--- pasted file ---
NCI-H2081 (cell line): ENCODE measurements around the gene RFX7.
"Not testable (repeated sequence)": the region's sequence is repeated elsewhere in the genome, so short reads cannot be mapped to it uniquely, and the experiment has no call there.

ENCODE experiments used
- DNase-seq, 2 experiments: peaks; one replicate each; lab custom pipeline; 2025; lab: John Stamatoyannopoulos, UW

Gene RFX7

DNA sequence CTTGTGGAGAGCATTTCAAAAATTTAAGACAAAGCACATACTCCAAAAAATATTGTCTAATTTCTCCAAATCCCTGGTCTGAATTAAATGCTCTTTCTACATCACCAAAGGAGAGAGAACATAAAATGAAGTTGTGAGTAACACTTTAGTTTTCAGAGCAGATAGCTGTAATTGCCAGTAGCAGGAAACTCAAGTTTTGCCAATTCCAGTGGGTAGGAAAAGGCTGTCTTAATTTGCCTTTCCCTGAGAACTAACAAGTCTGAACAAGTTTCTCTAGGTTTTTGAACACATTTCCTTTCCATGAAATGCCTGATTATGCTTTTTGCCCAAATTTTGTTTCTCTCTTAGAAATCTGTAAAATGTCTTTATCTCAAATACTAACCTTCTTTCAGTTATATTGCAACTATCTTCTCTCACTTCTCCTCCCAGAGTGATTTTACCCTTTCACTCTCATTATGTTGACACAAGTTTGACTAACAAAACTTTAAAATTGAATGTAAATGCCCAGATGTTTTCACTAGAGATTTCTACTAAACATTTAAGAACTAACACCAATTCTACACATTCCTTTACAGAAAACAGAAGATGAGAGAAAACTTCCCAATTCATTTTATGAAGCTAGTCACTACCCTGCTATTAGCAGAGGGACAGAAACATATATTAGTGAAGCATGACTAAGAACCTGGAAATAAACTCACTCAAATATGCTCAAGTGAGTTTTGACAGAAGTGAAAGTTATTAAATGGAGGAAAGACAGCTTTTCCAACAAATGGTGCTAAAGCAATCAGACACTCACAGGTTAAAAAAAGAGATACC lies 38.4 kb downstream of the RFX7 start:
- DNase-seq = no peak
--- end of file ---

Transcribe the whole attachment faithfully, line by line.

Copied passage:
NCI-H2081 (cell line): ENCODE measurements around the gene RFX7.
"Not testable (repeated sequence)": the region's sequence is repeated elsewhere in the genome, so short reads cannot be mapped to it uniquely, and the experiment has no call there.

ENCODE experiments used
- DNase-seq, 2 experiments: peaks; one replicate each; lab custom pipeline; 2025; lab: John Stamatoyannopoulos, UW

Gene RFX7

DNA sequence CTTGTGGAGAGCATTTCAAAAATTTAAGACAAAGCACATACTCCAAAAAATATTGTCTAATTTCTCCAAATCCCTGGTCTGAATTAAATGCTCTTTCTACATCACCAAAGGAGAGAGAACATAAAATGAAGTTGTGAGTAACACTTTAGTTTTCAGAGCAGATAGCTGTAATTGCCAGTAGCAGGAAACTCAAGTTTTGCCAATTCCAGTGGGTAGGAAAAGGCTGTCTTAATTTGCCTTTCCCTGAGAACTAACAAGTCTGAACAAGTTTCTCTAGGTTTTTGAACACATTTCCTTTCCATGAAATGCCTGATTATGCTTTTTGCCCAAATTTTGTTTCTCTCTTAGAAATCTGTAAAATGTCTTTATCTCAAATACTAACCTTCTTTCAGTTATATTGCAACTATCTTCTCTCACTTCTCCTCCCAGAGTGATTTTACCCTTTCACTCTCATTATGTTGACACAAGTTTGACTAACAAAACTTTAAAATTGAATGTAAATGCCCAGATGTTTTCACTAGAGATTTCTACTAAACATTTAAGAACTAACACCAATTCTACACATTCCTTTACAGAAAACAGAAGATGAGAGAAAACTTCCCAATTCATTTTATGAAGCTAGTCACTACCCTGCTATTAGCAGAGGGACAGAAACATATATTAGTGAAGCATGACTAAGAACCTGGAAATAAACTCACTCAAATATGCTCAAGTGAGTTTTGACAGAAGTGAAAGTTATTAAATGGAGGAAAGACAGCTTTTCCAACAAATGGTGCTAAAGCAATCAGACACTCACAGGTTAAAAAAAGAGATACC lies 38.4 kb downstream of the RFX7 start:
- DNase-seq = no peak